One of the mysteries of the English language finally explained.
A divorced person.
- ‘Young people, many of them single, divorcees, the elderly seeking retirement havens and immigrants, all fuel the demand for new property.’
- ‘I became immune to the horror stories of broken marriages and learnt that widows carried far less emotional baggage than divorcées.’
- ‘Thousands and thousands of jobs materialized for divorcees in the desert with three kids.’
- ‘Pensioners, the young, singles and divorcees all now look upon wash day as a social occasion.’
- ‘However, divorcees must show their divorce certificates when remarrying.’
- ‘There's a string of more complicated provisions that affect, for example, widows, widowers and divorcees.’
- ‘A woman must accept her husband taking second, third and fourth wives since divorcees have few chances to earn a livelihood.’
- ‘Although some children may thrive even after their parents get divorced, taken as a group, the children of divorcees are at serious risk.’
- ‘It may work in a limited number of cases, but the relationship between the divorcees would need to be extremely amicable.’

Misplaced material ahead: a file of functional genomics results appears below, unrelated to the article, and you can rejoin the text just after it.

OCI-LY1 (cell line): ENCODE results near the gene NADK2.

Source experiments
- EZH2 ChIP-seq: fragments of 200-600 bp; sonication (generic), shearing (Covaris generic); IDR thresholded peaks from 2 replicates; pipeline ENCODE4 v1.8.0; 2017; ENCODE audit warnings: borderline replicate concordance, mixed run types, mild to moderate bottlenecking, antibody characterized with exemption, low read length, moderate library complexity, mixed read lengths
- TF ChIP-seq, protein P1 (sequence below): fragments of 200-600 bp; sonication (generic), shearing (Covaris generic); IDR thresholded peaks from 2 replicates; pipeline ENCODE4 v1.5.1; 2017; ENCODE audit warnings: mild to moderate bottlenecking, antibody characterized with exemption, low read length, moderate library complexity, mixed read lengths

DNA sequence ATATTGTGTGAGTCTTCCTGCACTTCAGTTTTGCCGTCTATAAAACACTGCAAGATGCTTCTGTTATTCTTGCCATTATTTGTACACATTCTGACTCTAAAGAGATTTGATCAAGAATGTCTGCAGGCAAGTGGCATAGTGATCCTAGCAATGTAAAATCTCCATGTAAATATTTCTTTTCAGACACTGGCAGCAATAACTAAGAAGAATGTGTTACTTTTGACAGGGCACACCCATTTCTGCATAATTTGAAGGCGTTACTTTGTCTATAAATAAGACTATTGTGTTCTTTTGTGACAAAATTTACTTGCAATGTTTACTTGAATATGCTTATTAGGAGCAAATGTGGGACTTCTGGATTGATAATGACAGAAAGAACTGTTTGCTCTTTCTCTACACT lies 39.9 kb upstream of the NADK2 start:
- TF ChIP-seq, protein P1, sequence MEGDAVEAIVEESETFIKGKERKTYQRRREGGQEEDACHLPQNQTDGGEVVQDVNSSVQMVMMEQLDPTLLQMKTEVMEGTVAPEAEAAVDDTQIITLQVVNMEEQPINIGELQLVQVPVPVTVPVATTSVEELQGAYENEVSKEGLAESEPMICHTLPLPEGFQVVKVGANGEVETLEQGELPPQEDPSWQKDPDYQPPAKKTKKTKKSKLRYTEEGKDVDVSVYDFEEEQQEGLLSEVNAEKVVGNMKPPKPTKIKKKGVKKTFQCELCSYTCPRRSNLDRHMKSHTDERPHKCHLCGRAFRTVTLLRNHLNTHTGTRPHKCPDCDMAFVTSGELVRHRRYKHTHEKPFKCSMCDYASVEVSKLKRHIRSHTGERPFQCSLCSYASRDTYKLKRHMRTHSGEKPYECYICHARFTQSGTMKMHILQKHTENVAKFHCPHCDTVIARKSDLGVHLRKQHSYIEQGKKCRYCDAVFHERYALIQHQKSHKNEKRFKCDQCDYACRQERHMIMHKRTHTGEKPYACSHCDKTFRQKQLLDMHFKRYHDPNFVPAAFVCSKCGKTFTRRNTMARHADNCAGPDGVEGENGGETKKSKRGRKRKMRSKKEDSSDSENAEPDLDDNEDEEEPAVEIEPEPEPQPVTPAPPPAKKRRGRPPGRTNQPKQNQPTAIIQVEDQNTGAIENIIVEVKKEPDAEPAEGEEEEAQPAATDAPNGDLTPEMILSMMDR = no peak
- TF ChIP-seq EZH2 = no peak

- ‘In my diocese I get an average of 10 calls a week from my clergy seeking my approval for them to marry divorcees.’
- ‘We could warn the single, brunette divorcees in the area.’
- ‘But more importantly, these singles are not just recent graduates or widows and divorcees in their golden years.’
- ‘So, although Charles is, in the eyes of the CofE, a widower, Camilla is a divorcée, and therefore cannot be married in a Church.’
- ‘Critics fear it will spark a shortage of accommodation if widows, divorcees and groups of singles drop plans to take in lodgers.’
- ‘Of the 1,831 people over 16 in the area, 296 were divorcees - nearly twice the national average of 8.2 per cent.’
- ‘About 75% of wedding ceremonies in the Unitarian church in Dublin are booked by young Catholics and divorcees who want to marry in a church setting.’
- ‘No single parents, no divorcees, no childless couples are welcome in this coalition.’
- ‘The novel's heroine, Stella, is a thirty-something divorcee and single mum on a quest for love.’
- ‘Preference is given to physically or mentally challenged women, widows, divorcees and those from the lowest income groups.’
- ‘Death is also kinder on the survivor, since people tend to be nicer to widows than to divorcees.’
Early 19th century: from French divorcé(e) ‘divorced man (or woman)’.
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